Ryan Zwier's China Experience

Ryan Zwier's China Experience

Ryan Zwier of the baseball team spent the Fall 2018 semester in China. Here is his experience from East Asia.

By Ryan Zwier '20

北京大学的留学生 (Peking University Study Abroad Student)

During the adolescent years of my life, the thought of studying abroad was merely a fantasy. I've always wanted travel around the world and learn the traditions of different ethnic groups. Washington College and the very supportive baseball program made it possible for me to easily study abroad as a student-athlete. After spending four months half way around the world immersing myself in the Chinese culture, I have no regrets whatsoever.

Living in the capital city of the most populated country on earth was a remarkable experience, however, there were some challenges I faced throughout my time abroad. Peking University (北京大学), residing in the Haidian District of Beijing, is the most prestigious institution in all of China. During my tenure at Peking University, I was enrolled in four classes, which included International Business & China, Chinese Architecture, and two Chinese Language courses. Of the four classes, my favorite was International Business & China because we discussed and experienced firsthand the day to day effects of the trade war between the United States of America and China.

On top of four classes, I worked as an Application Development Intern for eRoc Blockchain Project of Beijing. Within the last decade, many startup Blockchain platforms have popped up worldwide.  This major expansion in startups is the result of Satoshi Nakamoto's published paper named "Bitcoin: A Peer-to-Peer Electronic Cash System" on the cryptography mailing list on the website metzdowd.com, which made a debut of a new era of the Internet. Blockchain has many real-world applications, which include and isn't limited to cryptocurrency, financial services, voting and healthcare.  My position's daily tasks at eRoc included the development of decentralized applications, study of cryptography, implementation of encryption, creation of technical white papers, and Chinese to English translations. During my stint as an application developer, the most difficult obstacle to overcome was the language barrier. Of all the employees at eRoc, my boss was the only person that spoke some English. Along with the surge of new Blockchain terminology integrated into the Chinese language over the last decade, day-to-day communications with co-workers could be challenging at times. In the end, I am happy I stepped out of my comfort zone and took the challenge head on because the valuable experience and relationships I developed will last a lifetime.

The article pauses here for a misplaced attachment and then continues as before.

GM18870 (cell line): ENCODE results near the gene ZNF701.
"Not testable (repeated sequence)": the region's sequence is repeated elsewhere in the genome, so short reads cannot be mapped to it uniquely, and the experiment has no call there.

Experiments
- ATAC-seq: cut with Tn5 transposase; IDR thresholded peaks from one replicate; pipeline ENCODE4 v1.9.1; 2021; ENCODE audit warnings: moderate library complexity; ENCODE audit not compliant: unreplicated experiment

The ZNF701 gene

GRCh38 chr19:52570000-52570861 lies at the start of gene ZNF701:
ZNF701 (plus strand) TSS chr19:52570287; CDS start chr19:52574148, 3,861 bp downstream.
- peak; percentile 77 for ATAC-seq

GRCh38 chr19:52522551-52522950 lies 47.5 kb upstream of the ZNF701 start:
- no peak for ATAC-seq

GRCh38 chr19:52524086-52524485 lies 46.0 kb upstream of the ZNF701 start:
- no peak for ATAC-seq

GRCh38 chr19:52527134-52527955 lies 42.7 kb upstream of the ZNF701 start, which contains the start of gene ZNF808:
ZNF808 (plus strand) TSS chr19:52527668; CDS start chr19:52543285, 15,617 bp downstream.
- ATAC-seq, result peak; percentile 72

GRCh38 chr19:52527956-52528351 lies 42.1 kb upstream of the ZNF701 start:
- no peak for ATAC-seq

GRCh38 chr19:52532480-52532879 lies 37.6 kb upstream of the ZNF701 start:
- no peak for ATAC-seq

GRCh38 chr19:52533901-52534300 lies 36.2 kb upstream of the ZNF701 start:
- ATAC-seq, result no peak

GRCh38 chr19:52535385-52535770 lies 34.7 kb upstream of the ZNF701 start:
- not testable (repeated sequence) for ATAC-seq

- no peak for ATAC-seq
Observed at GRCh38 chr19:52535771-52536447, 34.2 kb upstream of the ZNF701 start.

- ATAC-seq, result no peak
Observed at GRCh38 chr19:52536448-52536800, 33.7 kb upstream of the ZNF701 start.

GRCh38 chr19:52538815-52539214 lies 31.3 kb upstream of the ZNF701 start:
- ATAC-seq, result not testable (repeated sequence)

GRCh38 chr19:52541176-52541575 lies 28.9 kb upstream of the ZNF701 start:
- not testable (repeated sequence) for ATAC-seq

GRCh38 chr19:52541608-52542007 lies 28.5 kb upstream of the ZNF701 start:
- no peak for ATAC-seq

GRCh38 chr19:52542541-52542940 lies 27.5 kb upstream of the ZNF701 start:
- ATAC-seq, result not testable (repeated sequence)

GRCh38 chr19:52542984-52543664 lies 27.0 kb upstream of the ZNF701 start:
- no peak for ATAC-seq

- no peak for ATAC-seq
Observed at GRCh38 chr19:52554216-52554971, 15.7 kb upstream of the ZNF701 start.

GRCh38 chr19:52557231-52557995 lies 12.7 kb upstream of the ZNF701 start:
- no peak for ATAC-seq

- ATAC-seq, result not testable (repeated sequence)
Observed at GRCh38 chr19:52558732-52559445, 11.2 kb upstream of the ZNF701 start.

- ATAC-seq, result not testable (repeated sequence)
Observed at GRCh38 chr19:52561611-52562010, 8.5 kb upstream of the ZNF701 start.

One of my other favorite things about this semester was the opportunity to travel around China. My favorite trips were to the Great Wall, Tiananmen Square, Shanghai Tower (second tallest building in the world), and the Shaolin Temple. When traveling, one of the most difficult things to overcome was communication with the locals whom often spoke with different regional dialects and accents. Having other international friends who were going through the same thing made the adjustment to different regional dialects much easier.

After the completion of my academic courses, I was fortunate enough to travel around China for two weeks. We traveled to five different cities, which included Luoyang, Xian, Xining, Lhasa, and Chengdu. We visited a vast number of temples, monasteries, and historic landmarks. Of all the places I visited, the highlight of my study trip was visiting Lhasa, Tibet, which is also known as "the roof of the world." Due to the extreme elevation in Tibet, we embarked on a 23-hour train ride through the Himalayas to climatize to the elevation. Lhasa housed the most breathtaking site I have ever visited. The Potala Palace is a World Heritage Site and was once the Winter Palace for the Dalai Lama. Tibet was the original home of the Dalai Lama before he was forced to flee at the outset of the 1959 Tibetan Uprising. Witnessing the aftermath of the "peaceful" liberation firsthand taught me that there are still many wrongs to right in modern civilization.

Now that my time has come to an end in China, I look back on my experiences and I am extremely thankful for the support of my family, coaches, teammates, friends, and faculty. Without these people in my life, my reality would've been nothing but a dream.